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Women And Money

Even successful career women prefer to let their spouses make investment decisions for them. But there's reason enough for them to play a more active role, and it isn't too tough to do so.

By Shilpa Nayak

Sulajja Firodia Motwani, CEO, Kinetic Engineering
Firodia-Motwani and her husband Manish Motwani, MD, Kinetic Communications, make the household's investment decisions together, and the lady isn't exactly risk-averse

It's not the kind of answer you'd expect from two of corporate India's senior-most women managers. The first, Vibha Desai, is a slightly-built 38-year-old who heads advertising agency Ogilvy & Mather's Delhi office (her card reads Executive Director, Northern Region). The second, Preety Kumar, is one of India's most high-profile headhunters as the managing partner of Amrop International's Indian arm. Both belong to a niche category of women to which the term glass ceiling has no relevance. If their professional lives were any indication of their attitude to investments and savings, one could safely pigeonhole them as rational and active investors. Surprise, surprise, they aren't that.

''I don't bother myself too much with my bank balance and investments,'' confesses Desai. ''It is not something I personally attend to very much,'' says Kumar. The general perception about managing money is that it is a hunter-gatherer kind of pastime that men traditionally perform. And general perception, which is usually as wrong as gender stereotypes tend to be, is surprisingly correct in this case. There're enough reasons for it to be wrong: women like Desai and Kumar, who are in the higher executive echelons of their organisations, if not at the top, constitute one and the fact that the typical urban Indian woman can expect to live about five to seven years longer than her male counterpart is another.

Money Management Tips For Career Women


Study the household's expenses and earnings and understand its financial requirements


Discuss investments with spouse, even if you are not actively involved in the actual decision


If you have the skills and the inclination, start managing your own finances and investments


If you lack the skills, look up online personal finance sites, or retain an investment advisory


Before investing, allow for emergencies, and factor in short-term and long-term requirements

''Finance is an area of interest for me,'' says Sulajja Firodia-Motwani, the chief executive of Kinetic Engineering. ''In our household, both my husband and I take interest in money management.'' Firodia-Motwani's interest in managing her finances could well be attributable to her station-she is the scion of the Firodia clan that controls Kinetic Engineering. As if to lend credence to this, Chayya Shriram, daughter of Siddarth Shriram of SEIL (she manages the new product development function at Usha International), says, ''(Managing my investments) is a challenge I love.''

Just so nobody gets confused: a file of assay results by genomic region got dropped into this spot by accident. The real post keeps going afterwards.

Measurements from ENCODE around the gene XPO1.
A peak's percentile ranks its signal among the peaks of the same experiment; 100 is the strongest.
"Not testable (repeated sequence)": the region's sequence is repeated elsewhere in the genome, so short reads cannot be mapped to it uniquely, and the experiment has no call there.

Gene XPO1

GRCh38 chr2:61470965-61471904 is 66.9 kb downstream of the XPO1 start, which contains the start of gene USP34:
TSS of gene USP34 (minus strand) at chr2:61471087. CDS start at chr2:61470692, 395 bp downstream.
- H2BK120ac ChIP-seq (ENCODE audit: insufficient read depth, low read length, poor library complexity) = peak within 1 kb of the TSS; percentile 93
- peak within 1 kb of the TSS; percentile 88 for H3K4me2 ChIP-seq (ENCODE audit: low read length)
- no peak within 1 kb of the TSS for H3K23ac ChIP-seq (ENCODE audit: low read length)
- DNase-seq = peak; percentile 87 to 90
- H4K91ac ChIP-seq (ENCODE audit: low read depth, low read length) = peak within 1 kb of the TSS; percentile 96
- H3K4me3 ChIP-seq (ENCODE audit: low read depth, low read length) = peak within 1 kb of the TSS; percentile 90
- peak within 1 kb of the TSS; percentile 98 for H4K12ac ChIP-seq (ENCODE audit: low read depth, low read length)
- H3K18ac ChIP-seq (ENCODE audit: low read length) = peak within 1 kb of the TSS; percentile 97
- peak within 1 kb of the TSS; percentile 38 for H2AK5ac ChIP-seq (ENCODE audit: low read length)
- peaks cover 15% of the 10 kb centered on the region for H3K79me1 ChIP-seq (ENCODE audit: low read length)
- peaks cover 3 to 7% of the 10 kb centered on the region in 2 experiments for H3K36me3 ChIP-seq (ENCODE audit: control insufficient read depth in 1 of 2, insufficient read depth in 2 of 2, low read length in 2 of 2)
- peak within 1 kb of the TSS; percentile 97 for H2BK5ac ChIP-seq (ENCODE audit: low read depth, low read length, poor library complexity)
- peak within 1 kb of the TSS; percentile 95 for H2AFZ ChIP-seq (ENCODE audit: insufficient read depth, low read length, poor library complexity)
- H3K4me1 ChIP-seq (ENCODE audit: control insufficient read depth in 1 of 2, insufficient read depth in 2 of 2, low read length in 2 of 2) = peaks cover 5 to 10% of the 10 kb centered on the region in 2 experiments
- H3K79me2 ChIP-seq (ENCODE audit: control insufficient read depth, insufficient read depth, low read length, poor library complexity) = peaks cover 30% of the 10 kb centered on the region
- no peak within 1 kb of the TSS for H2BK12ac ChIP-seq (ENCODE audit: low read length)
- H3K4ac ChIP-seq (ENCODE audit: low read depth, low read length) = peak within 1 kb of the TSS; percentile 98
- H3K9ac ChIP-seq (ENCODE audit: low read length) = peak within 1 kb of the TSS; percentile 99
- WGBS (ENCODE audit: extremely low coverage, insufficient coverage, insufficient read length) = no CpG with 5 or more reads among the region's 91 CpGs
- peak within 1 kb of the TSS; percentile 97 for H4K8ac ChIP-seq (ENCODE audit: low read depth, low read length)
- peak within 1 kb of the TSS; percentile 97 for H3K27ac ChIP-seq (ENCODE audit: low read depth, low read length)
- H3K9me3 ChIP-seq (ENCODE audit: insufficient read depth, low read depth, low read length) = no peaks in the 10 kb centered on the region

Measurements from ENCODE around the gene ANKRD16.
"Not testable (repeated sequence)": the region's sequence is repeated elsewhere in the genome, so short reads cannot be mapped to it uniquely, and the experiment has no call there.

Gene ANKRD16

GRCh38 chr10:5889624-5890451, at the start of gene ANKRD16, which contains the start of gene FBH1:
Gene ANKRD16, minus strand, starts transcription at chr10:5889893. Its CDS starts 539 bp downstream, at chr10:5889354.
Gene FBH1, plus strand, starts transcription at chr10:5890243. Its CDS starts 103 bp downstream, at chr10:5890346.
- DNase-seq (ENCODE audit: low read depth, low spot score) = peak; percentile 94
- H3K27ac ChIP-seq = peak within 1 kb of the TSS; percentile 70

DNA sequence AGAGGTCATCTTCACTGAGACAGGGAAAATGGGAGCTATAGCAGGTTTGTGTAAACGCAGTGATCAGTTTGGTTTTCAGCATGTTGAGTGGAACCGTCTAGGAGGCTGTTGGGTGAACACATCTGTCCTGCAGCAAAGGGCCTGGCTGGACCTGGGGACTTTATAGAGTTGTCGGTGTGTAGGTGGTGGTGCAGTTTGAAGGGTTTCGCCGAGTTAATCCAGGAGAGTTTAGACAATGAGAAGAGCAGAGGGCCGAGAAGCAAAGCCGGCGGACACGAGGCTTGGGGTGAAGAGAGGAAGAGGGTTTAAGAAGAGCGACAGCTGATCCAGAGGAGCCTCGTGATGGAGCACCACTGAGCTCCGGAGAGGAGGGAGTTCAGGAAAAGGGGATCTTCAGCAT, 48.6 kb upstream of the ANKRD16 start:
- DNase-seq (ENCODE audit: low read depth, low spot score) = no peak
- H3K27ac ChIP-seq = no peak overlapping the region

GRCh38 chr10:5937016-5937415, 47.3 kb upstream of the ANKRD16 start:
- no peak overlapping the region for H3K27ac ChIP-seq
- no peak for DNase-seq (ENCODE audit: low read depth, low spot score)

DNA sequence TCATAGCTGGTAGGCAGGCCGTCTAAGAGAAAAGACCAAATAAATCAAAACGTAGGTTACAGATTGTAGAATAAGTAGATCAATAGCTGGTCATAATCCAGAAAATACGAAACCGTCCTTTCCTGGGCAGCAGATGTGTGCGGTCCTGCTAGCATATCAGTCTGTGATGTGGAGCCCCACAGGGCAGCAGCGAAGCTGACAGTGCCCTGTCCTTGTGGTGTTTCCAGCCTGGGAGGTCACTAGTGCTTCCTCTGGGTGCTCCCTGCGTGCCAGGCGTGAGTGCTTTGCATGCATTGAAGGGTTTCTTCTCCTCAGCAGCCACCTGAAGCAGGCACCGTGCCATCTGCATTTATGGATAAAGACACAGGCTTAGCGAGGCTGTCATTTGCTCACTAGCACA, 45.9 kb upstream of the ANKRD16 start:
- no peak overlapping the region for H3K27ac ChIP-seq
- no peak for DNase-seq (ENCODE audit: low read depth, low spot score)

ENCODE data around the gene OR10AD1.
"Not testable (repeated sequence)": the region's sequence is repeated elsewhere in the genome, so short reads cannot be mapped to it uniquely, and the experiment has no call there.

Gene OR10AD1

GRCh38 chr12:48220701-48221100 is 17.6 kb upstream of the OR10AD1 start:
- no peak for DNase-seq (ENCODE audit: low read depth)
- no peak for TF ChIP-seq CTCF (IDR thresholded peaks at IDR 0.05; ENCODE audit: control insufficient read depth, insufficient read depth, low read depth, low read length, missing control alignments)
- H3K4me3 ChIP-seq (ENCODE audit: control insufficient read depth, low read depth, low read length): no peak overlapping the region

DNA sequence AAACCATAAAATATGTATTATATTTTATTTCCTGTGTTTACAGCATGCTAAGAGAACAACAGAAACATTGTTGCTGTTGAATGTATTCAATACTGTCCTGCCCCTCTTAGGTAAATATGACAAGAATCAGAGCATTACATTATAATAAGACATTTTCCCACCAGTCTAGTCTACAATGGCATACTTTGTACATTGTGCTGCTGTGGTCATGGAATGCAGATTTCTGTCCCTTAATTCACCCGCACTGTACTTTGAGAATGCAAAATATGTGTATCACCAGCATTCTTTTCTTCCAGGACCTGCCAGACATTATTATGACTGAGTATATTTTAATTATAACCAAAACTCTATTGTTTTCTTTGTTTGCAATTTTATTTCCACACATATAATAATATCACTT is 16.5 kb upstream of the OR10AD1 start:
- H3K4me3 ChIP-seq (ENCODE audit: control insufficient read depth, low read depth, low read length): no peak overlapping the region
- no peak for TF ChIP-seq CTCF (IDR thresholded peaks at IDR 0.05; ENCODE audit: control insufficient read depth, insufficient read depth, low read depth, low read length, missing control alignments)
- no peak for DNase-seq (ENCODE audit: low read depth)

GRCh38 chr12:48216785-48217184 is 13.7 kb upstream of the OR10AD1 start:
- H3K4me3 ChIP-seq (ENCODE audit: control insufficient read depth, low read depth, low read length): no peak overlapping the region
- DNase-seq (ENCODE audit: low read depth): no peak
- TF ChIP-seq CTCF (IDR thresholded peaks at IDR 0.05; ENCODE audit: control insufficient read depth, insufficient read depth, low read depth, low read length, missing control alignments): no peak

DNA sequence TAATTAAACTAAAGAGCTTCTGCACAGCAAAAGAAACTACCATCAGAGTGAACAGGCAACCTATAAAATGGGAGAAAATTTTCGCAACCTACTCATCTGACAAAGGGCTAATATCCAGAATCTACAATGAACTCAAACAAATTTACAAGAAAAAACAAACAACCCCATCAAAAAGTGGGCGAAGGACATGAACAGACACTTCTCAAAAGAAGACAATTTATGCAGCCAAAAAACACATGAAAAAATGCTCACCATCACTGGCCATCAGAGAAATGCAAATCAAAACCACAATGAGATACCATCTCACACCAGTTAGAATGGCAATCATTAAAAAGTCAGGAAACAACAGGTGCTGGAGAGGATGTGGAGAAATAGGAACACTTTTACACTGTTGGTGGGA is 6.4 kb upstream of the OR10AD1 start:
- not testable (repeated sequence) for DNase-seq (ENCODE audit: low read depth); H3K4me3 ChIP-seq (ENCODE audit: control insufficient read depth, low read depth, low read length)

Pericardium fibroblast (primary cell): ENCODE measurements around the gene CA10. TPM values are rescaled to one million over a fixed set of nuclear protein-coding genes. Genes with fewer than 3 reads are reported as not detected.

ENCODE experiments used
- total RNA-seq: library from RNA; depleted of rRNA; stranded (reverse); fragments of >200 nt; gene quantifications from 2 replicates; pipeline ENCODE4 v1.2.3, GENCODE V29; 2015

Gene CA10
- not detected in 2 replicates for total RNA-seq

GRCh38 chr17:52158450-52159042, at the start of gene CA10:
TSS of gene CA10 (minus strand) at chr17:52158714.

Still, women like Shriram and Motwani belong to the minority. Leave alone investment decisions, most career-women (homemakers aren't even in the picture), are not even aware of the state of their finances. ''Women do come to us for investment advice, but they form a small proportion of the entire client base,'' says Sapna Joshi, who heads JM Morgan Stanley's retail financial advisory. For the record, Joshi, a post-graduate in Economics from the University of Bombay, manages not just her finances but her spouse's too.

Reluctant Investors

Preety Kumar, CEO, Amrop International
Kumar leaves the details of investing to her husband Atul Kumar, Partner, Amrop, and she'd rather settle for a bank deposit's 7 to 8 per cent return than invest in the 'volatile stockmarket"

Career women do have a rationale for not managing their own finances. Time, or the lack of it, is one oft-used excuse. ''I work late, travel a lot, and have a small baby; money matters do tend to take a back seat sometimes,'' admits Firodia-Motwani. Even Joshi acknowledges feeling the pressure sometimes. ''One is so busy with work that one's own finances do get neglected.'' Time-management isn't easy, but it isn't impossible either, and online portfolio tracking devices do help. Why, those women who can afford to could even use the services of their banks or professional investment advisories.

''Taking responsibility for their money makes women feel independent,'' says Shriram. ''I, for one, rue the fact that I entered the world of personal finance at the late age of 30.'' There haven't been enough studies on women as an investing-group to draw conclusions from, but the investing behaviour of most career-women is likely to span the spectrum from conservative to aggressive, the same way that of male investors does. Indeed, the conventional image of the conservative female investor would well be wrong. ''I am equities person,'' says Joshi, ''but my husband is risk-averse.''